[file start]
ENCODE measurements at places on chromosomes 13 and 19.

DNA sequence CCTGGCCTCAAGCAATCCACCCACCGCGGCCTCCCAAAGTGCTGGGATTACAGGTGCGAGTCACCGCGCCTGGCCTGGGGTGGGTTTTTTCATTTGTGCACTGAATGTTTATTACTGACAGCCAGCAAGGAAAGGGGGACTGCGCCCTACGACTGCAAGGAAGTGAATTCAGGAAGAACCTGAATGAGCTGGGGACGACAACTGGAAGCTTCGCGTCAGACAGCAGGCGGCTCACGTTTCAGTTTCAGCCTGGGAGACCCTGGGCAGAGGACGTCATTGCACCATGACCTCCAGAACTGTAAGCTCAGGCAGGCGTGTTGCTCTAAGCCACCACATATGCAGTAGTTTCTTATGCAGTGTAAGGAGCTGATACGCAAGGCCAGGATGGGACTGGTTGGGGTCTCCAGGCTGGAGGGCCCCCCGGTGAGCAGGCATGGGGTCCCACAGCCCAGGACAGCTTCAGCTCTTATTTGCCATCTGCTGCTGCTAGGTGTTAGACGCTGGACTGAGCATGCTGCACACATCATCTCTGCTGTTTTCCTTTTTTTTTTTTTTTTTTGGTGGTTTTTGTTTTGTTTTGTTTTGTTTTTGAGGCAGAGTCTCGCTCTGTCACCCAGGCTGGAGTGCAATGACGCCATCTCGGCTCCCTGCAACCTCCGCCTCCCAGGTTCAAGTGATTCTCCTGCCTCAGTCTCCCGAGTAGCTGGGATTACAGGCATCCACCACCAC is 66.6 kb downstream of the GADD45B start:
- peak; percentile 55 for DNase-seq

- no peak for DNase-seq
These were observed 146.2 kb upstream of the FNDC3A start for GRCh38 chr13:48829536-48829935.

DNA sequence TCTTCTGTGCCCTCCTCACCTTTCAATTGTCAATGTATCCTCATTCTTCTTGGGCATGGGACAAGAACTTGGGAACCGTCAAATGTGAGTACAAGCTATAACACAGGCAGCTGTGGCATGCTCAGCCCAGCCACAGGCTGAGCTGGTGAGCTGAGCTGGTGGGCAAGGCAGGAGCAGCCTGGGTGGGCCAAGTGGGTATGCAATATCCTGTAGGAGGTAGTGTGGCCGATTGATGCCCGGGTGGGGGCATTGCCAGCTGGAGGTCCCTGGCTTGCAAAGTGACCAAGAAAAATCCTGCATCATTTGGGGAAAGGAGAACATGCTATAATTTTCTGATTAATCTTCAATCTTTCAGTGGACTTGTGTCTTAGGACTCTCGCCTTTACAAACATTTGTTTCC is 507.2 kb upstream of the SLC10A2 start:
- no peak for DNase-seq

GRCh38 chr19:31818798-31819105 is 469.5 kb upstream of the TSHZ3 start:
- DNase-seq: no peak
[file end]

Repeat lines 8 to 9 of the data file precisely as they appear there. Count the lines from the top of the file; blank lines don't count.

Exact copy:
GRCh38 chr19:31818798-31819105 is 469.5 kb upstream of the TSHZ3 start:
- DNase-seq: no peak